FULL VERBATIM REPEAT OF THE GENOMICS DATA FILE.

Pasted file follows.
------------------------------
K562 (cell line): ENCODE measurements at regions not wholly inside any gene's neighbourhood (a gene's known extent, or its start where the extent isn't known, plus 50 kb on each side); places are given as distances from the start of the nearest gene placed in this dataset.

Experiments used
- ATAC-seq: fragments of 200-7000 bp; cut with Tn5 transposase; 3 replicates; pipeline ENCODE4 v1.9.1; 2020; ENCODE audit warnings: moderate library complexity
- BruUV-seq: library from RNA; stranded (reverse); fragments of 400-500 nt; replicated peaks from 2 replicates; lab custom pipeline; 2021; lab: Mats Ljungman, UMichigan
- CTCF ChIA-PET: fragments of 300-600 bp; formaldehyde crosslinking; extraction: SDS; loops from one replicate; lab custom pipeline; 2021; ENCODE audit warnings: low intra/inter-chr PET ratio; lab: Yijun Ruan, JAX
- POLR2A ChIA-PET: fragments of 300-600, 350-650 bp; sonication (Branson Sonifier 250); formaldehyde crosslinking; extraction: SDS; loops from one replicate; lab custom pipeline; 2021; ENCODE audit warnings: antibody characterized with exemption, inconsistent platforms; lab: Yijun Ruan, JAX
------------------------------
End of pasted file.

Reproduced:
K562 (cell line): ENCODE measurements at regions not wholly inside any gene's neighbourhood (a gene's known extent, or its start where the extent isn't known, plus 50 kb on each side); places are given as distances from the start of the nearest gene placed in this dataset.

Experiments used
- ATAC-seq: fragments of 200-7000 bp; cut with Tn5 transposase; 3 replicates; pipeline ENCODE4 v1.9.1; 2020; ENCODE audit warnings: moderate library complexity
- BruUV-seq: library from RNA; stranded (reverse); fragments of 400-500 nt; replicated peaks from 2 replicates; lab custom pipeline; 2021; lab: Mats Ljungman, UMichigan
- CTCF ChIA-PET: fragments of 300-600 bp; formaldehyde crosslinking; extraction: SDS; loops from one replicate; lab custom pipeline; 2021; ENCODE audit warnings: low intra/inter-chr PET ratio; lab: Yijun Ruan, JAX
- POLR2A ChIA-PET: fragments of 300-600, 350-650 bp; sonication (Branson Sonifier 250); formaldehyde crosslinking; extraction: SDS; loops from one replicate; lab custom pipeline; 2021; ENCODE audit warnings: antibody characterized with exemption, inconsistent platforms; lab: Yijun Ruan, JAX